New COVID-19 infections in France are slowing further – fr

New COVID-19 infections in France are slowing further – fr

PARIS (Reuters) – The number of new daily COVID-19 infections in France slowed again on Tuesday, continuing a three-week trend, with a weekly increase in cases of less than 3% for the third day in a row.

The Department of Health reported 24,371 new cases, bringing the total to 5.68 million, an increase of 2.64% from last Tuesday and a drop from the week-over-week increases in more than 6% before and during the third foreclosure in April.

After the first strict lock in spring 2020, weekly increases fell below 2% in June and remained below 3% until the end of July.

But after the second, less stringent lockdown in November, the rate remained stubbornly above 3% and new cases skyrocketed, forcing President Emmanuel Macron to impose a third lockdown in April, this time including a shutdown of three. school weeks.

The government is now gradually lifting lockdowns and curfews by the end of June, in the hope that an enhanced vaccination campaign and continued social distancing will bring the outbreak under control.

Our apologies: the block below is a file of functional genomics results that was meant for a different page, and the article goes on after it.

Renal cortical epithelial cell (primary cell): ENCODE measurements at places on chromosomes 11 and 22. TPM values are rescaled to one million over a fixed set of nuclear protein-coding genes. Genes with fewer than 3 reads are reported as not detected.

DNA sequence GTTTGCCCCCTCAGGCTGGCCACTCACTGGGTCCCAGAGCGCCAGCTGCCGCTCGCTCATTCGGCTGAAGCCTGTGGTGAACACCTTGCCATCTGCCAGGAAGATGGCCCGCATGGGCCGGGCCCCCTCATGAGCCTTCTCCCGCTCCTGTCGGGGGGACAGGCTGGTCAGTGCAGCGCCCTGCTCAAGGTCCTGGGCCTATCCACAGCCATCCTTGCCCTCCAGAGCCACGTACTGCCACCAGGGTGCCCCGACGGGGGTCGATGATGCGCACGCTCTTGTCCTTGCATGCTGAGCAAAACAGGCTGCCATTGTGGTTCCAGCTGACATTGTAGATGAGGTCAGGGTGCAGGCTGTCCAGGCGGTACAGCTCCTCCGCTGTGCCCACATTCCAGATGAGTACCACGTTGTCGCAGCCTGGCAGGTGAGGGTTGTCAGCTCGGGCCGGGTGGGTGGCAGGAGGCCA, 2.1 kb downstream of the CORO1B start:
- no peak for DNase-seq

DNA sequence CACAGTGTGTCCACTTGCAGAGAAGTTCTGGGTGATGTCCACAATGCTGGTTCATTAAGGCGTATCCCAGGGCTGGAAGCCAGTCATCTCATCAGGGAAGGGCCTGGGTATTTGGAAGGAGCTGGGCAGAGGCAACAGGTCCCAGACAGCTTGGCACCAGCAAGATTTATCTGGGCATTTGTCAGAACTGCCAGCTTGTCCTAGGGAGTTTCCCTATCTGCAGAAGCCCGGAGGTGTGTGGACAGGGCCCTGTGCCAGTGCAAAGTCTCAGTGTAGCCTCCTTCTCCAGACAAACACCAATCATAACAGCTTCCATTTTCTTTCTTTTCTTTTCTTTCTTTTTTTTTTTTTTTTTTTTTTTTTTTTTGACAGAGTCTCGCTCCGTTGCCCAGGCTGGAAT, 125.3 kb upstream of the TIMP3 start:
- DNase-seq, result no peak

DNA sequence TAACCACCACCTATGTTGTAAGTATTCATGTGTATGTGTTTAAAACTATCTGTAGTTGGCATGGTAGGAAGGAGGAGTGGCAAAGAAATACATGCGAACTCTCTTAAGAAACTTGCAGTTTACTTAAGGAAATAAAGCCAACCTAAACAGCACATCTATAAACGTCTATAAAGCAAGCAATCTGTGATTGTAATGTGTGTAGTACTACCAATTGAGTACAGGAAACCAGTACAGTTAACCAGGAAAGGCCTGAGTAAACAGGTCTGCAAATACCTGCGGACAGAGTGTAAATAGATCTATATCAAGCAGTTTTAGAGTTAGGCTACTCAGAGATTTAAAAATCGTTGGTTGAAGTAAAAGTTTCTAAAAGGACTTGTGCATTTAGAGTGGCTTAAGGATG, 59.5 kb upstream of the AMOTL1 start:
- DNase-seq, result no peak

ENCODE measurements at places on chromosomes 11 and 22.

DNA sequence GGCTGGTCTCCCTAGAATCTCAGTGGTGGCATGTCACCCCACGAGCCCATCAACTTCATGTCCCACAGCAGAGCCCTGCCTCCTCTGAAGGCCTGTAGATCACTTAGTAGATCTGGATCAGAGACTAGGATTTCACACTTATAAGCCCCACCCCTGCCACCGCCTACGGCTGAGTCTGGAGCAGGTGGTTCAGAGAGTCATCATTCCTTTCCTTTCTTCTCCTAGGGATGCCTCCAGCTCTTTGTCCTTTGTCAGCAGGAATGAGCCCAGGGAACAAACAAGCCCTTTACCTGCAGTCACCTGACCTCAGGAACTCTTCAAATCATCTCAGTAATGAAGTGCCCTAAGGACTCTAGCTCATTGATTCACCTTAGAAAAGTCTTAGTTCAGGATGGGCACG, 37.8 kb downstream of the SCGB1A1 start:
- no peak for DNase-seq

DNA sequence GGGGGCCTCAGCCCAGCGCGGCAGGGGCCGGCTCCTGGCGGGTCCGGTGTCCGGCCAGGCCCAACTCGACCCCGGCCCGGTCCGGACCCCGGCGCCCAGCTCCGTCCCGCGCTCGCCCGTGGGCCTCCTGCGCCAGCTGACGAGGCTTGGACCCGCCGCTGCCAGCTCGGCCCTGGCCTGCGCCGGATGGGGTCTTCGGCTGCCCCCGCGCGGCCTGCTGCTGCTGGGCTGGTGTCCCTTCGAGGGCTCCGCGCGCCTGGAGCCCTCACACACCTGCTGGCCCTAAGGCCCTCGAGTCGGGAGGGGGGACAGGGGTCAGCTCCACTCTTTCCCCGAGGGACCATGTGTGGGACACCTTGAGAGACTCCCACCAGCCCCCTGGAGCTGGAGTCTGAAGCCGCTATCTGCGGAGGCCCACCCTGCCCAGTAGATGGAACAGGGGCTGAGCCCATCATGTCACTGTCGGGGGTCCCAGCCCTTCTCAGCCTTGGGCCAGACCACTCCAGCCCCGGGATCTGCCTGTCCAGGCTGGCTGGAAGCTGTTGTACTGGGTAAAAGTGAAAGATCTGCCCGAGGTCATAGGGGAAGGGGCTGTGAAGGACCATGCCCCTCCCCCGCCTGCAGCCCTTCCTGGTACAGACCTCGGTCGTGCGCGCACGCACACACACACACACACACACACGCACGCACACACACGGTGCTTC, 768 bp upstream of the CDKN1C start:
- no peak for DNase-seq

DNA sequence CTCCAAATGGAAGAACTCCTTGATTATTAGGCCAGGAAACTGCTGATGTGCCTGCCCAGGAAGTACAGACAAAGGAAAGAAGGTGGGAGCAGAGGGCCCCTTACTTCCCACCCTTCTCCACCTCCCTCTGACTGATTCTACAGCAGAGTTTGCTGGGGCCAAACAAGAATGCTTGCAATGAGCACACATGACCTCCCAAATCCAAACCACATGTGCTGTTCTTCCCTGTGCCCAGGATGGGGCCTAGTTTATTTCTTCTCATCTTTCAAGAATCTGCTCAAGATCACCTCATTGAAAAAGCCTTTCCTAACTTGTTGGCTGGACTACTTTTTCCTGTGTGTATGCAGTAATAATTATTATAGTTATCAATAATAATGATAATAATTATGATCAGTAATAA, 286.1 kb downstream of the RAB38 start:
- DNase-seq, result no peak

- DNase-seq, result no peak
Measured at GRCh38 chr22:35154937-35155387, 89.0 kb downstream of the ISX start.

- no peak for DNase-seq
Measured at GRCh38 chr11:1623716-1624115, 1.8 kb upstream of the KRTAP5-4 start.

The seven-day moving average of new infections has now fallen to 20,866, less than half of the more than 42,000 seen in mid-April.

“20,000 is still a high level, but what matters is the dynamic,” Health Minister Olivier Veran said on Tuesday.

The number of people in hospitals with COVID-19 also fell after two days of increases and fell from 523 to 28,427, according to data from the Ministry of Health. The number of people in intensive care units with COVID-19 has fallen from 126 to 5,504 but remains near a recent high of over 6,000.

France also reported 257 new deaths from COVID-19 on Tuesday, including 243 in hospitals – up from 311 the day before.

Following the vaccination of nearly 100% of nursing home residents, the weekly average of deaths there fell to six, from more than 100 around Christmas, at the start of the vaccination campaign.

(Reporting by GV De Clercq; Editing by Gareth Jones and Alexandra Hudson)


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